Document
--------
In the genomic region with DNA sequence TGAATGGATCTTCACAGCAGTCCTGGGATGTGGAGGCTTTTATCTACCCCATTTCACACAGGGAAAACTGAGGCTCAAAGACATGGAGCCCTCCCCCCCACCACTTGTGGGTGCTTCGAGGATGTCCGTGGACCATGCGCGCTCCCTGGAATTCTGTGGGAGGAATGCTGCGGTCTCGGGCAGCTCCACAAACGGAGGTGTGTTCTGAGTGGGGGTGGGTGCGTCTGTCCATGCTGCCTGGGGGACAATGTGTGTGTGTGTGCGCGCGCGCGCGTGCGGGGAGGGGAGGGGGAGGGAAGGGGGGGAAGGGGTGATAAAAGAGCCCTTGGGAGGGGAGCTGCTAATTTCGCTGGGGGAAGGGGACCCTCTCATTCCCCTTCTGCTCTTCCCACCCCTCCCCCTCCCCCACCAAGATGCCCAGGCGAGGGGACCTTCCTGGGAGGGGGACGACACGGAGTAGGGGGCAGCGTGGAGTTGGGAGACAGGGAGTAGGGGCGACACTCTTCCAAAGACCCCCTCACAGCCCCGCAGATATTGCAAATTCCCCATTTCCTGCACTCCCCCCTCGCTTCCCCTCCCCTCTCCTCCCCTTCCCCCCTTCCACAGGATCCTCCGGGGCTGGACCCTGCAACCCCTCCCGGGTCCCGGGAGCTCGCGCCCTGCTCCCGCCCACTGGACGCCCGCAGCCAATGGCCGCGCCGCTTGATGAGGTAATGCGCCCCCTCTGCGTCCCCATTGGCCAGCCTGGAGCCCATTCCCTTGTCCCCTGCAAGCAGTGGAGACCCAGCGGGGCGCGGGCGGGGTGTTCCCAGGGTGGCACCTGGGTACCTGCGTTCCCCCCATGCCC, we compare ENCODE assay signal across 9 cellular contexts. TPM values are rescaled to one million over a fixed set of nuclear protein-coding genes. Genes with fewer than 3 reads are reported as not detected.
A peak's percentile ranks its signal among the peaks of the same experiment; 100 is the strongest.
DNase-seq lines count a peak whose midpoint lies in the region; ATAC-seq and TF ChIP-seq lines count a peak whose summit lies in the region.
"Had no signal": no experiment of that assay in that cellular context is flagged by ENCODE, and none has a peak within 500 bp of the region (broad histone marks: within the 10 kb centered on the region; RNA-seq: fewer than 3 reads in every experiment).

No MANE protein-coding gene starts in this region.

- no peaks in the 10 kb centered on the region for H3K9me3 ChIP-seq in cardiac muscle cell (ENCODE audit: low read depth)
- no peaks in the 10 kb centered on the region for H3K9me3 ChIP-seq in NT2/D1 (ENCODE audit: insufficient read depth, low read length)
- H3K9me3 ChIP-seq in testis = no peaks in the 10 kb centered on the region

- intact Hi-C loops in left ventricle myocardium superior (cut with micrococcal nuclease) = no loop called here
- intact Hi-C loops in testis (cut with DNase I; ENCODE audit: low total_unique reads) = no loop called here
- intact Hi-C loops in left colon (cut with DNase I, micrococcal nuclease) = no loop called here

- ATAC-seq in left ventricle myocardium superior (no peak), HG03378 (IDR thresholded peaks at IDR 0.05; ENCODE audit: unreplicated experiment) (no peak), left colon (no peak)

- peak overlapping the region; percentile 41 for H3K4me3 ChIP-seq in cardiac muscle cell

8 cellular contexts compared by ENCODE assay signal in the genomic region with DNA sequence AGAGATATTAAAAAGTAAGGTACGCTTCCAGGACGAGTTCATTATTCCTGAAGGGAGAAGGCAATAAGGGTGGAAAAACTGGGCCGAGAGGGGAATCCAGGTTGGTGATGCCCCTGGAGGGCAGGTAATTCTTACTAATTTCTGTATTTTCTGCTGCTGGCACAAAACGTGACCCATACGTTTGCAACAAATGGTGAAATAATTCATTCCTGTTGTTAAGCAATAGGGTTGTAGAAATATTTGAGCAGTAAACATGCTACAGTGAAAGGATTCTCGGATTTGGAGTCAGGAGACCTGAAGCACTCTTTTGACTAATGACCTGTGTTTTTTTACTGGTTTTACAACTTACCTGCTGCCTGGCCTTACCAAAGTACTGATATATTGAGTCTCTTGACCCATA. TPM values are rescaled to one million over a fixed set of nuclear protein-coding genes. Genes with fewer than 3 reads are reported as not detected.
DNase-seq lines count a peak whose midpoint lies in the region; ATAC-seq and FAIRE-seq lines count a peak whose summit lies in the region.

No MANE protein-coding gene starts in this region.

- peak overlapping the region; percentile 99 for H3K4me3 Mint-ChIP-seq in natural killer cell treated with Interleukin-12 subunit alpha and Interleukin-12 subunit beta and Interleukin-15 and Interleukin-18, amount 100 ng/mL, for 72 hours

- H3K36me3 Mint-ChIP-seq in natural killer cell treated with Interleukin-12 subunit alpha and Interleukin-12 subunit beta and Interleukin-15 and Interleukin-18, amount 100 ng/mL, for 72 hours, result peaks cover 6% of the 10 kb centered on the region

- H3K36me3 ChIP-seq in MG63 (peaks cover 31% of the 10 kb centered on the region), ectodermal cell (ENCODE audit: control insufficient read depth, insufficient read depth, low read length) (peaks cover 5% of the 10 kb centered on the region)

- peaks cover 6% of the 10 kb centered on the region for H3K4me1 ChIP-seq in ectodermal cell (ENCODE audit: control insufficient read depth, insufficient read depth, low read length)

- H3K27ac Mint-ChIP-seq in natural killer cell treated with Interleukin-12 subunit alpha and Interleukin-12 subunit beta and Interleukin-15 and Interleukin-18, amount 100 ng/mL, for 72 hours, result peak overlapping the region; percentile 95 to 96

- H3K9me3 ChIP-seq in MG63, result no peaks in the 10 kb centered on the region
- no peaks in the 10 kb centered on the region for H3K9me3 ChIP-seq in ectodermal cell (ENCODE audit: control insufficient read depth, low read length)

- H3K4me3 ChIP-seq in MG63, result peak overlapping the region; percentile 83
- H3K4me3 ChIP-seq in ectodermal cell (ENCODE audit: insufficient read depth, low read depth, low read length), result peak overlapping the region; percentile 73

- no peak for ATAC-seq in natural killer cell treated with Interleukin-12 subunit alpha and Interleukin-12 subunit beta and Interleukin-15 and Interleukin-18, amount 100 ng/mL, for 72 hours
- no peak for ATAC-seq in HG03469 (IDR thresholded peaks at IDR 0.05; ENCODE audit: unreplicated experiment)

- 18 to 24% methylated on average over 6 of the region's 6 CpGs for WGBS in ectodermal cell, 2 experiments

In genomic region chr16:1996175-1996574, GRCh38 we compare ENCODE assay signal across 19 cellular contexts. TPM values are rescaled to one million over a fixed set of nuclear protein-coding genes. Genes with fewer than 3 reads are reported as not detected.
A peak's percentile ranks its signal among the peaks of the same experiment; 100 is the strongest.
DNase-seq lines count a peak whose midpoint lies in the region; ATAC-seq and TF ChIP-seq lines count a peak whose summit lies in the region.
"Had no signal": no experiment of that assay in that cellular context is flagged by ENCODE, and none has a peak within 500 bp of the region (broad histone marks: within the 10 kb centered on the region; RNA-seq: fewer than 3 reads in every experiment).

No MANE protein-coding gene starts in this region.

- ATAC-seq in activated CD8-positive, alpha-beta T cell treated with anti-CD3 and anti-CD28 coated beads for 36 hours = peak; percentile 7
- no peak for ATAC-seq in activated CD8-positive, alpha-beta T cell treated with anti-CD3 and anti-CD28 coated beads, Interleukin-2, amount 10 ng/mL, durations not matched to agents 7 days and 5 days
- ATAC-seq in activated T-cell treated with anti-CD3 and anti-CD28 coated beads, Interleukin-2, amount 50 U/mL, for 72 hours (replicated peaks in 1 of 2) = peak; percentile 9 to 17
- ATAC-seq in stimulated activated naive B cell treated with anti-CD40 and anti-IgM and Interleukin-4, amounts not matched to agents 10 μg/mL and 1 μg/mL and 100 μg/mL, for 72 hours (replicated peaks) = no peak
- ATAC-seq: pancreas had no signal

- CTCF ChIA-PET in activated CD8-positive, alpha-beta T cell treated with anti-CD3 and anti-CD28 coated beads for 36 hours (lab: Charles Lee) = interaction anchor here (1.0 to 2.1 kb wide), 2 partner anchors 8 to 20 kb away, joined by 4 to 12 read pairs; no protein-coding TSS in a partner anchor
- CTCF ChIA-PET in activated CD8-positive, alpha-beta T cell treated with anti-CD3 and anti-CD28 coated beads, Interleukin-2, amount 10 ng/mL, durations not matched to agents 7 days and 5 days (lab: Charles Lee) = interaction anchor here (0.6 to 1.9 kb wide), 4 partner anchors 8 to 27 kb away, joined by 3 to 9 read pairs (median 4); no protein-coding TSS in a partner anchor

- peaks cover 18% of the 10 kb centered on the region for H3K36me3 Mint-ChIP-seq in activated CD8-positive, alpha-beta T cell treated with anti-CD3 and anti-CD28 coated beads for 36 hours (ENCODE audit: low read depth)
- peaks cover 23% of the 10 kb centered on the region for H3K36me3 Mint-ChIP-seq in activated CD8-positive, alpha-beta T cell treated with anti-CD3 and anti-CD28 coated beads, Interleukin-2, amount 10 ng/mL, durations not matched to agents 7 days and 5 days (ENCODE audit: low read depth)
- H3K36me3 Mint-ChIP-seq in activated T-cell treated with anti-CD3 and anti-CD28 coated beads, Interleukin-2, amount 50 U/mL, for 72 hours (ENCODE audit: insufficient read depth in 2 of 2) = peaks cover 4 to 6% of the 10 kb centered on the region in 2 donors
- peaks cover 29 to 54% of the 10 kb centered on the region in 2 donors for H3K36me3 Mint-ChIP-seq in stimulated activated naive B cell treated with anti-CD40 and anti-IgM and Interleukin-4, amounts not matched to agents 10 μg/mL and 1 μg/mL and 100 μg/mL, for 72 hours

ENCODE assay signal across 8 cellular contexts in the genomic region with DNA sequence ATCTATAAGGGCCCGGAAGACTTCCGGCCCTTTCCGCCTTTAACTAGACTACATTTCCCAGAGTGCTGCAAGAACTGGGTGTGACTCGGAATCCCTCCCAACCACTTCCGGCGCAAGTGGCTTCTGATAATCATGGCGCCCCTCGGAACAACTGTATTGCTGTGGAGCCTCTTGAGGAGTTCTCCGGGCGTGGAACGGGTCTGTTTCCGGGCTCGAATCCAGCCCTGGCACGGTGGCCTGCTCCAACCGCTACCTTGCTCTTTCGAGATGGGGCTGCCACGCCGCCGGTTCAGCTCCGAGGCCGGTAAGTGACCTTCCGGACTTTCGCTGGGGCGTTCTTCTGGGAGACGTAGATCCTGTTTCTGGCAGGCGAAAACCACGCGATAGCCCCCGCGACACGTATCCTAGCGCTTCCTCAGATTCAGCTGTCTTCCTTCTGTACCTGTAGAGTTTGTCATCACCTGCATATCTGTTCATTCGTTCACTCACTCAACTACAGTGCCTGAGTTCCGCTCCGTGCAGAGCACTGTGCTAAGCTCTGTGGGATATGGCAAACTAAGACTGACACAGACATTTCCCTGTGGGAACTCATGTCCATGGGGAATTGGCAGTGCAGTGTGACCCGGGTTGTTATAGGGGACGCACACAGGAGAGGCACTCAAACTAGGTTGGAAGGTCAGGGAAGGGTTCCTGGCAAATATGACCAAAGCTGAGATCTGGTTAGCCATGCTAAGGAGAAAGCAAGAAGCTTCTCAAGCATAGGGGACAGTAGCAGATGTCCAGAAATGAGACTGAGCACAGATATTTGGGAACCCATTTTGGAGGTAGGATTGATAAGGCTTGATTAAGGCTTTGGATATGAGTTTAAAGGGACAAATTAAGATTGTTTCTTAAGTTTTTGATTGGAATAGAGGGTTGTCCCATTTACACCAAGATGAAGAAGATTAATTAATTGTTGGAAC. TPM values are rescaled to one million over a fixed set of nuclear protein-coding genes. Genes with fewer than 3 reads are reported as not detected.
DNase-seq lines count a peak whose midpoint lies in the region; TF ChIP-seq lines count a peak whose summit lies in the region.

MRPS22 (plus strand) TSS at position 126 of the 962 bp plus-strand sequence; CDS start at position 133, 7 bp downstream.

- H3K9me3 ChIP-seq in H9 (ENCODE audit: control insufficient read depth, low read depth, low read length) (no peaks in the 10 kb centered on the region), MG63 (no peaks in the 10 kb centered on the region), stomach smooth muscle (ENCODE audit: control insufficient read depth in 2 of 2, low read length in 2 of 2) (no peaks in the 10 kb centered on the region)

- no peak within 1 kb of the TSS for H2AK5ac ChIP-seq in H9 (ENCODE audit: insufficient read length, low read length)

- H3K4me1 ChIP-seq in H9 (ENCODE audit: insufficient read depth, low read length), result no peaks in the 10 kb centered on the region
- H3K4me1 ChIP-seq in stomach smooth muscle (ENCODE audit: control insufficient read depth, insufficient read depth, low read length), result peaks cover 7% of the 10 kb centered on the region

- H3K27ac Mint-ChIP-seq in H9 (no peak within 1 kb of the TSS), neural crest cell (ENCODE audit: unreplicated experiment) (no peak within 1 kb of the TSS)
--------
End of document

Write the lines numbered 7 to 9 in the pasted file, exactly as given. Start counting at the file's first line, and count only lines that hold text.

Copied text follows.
- no peaks in the 10 kb centered on the region for H3K9me3 ChIP-seq in NT2/D1 (ENCODE audit: insufficient read depth, low read length)
- H3K9me3 ChIP-seq in testis = no peaks in the 10 kb centered on the region

- intact Hi-C loops in left ventricle myocardium superior (cut with micrococcal nuclease) = no loop called here